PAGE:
"That immediately takes some people out of the market," says Gregory. During the lease period, which Meridian doesn't want to exceed 12 months, the tenant/buyer works to fix credit issues.

So far the program, which began last June, has been successful, Gregory says. Meridian has leased to sell about 15 home, and about five have closed. Two other buyers left amicably. One found another house at an incredibly low price and the other couple lost both their jobs.  
The program works especially well for Meridian because its products, priced from the 160s to the low 200s, are targeted to first-time home buyers who are interested in getting into a home and don't have one to sell. The company is on course to close about 230 homes this year, down from 425 in 2007.

"Has it helped us?" asks Gregory. "It hasn't meant survival or not, but it doesn't hurt because if you take that many houses that you don't have to pay overhead on and then you convert it to sales, it helps."

Not all builders are able to lease out their spec homes. If there's a bank loan on the house, there's a chance the bank will balk at the arrangement. But that's not an impediment for Elliott Homes in Arizona.

"We are a cash builder, so we have built up a little nest egg over the years," says Derek Anglin, Elliott Homes' sales broker. "When we buy land, we pay cash. And when we build homes, we pay cash, which allows us to be a little bit more creative."

Last year Elliott Homes' Phoenix division started offering a lease-to-own program that allows potential buyers to accumulate the down payment through lease payments made over the year.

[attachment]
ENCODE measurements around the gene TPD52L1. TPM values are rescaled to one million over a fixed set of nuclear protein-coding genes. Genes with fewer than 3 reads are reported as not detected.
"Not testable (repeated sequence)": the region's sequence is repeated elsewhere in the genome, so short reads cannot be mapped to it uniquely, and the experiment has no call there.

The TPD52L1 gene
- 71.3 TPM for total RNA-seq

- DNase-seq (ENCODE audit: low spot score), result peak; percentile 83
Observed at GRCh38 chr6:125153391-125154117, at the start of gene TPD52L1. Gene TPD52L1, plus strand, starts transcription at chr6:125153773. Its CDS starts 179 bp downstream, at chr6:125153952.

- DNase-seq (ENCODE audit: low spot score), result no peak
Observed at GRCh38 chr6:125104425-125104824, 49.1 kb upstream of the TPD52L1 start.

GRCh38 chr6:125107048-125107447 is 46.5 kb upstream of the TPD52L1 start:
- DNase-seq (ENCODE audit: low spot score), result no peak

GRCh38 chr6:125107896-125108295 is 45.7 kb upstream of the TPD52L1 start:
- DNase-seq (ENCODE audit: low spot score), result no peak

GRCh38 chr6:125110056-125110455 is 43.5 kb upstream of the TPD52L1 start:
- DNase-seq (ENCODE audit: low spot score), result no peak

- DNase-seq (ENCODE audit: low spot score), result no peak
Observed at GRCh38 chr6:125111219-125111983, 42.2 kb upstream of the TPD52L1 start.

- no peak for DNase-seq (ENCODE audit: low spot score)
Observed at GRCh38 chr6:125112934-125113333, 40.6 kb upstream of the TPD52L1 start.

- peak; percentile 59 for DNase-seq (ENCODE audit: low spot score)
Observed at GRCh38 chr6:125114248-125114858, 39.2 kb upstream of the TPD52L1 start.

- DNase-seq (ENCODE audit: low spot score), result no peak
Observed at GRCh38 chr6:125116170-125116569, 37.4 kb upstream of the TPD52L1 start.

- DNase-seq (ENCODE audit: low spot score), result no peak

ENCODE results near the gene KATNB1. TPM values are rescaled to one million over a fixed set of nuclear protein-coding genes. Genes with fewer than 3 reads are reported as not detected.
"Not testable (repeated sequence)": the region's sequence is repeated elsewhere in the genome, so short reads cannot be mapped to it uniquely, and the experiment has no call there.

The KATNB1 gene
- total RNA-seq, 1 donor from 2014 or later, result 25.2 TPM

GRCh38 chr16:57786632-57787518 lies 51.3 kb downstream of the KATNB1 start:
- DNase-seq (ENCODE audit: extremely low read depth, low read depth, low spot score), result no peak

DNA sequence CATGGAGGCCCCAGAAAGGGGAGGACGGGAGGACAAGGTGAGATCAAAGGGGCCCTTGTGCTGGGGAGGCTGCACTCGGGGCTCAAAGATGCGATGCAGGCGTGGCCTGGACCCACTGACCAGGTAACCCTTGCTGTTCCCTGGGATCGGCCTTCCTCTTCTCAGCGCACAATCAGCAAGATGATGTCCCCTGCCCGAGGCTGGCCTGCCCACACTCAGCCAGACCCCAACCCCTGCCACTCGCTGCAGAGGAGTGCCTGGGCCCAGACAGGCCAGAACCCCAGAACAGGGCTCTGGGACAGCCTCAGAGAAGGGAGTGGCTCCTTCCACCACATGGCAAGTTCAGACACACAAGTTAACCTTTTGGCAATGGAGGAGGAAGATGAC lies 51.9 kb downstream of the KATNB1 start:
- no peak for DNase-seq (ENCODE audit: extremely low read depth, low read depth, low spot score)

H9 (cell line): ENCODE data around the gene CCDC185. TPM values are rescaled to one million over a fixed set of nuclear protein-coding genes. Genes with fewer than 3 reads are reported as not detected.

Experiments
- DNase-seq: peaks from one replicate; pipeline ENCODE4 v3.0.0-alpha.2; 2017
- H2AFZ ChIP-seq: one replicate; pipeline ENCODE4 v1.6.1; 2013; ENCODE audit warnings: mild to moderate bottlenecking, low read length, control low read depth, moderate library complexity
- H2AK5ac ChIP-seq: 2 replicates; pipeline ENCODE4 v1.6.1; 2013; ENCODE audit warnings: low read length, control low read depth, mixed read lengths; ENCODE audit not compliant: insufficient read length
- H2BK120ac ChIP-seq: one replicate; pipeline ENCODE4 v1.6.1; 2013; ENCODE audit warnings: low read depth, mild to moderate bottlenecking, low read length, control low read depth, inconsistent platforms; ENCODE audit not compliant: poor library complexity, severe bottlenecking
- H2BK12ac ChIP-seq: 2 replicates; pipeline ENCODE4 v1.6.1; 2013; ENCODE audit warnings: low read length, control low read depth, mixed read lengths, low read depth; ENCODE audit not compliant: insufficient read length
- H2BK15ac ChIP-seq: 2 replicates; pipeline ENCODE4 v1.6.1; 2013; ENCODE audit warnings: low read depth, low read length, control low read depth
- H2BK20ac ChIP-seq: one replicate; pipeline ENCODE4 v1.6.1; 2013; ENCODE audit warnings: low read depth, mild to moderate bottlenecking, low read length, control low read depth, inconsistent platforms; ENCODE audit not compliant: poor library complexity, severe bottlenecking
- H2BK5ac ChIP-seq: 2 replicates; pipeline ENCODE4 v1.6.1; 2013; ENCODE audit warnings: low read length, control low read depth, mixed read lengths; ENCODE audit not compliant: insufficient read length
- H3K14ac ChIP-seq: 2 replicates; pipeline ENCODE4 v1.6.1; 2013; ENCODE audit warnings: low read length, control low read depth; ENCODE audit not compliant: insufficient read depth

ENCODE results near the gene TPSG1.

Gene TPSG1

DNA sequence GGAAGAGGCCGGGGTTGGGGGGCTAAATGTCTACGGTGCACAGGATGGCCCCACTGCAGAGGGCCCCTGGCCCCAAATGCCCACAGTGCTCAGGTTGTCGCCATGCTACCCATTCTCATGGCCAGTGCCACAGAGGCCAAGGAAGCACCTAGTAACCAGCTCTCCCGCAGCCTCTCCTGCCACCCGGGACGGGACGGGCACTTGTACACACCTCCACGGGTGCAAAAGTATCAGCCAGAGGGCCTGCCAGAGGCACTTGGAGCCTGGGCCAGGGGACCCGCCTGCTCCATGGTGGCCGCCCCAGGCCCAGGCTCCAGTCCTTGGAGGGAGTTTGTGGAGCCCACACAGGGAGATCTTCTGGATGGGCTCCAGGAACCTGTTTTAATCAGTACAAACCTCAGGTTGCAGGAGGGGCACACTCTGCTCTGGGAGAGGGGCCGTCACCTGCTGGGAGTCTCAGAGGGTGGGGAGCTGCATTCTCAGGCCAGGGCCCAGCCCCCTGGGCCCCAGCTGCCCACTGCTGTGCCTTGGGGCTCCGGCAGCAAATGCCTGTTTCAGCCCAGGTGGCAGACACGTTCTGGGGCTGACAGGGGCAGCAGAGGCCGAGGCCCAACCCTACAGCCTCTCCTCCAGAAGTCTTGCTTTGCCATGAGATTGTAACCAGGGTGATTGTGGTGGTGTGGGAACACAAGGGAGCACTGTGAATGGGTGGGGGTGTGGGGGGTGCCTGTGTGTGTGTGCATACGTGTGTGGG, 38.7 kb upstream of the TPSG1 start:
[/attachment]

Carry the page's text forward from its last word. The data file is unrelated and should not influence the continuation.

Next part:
The company sets the rent at what the mortgage payment would be plus enough extra to allow the renter/buyer to save up the 3 ½% required for a down payment for an FHA loan. When it comes time to get a loan, the buyer will be able to show a 12-month history of making payments greater than the mortgage bill will be.

If the renter doesn't buy at the end of the year, all the lease payments, including the extra that was to go to the down payment, are forfeited as rent.

"We look at it as stealing buyers six months before they are on the market," says Anglin. "This is just one more marketing tool to offset costs, unload specs, and lock in buyers."

In March Elliott had 10 families in lease-to-purchase homes.

"With them having skin in the game related to the option money, we don't anticipate a whole lot of drop off," Anglin says. And, if they do, the company will have at least been able to offset its expenses on the home while it was leased out.

Teresa Burney is senior editor at BIG BUILDER magazine.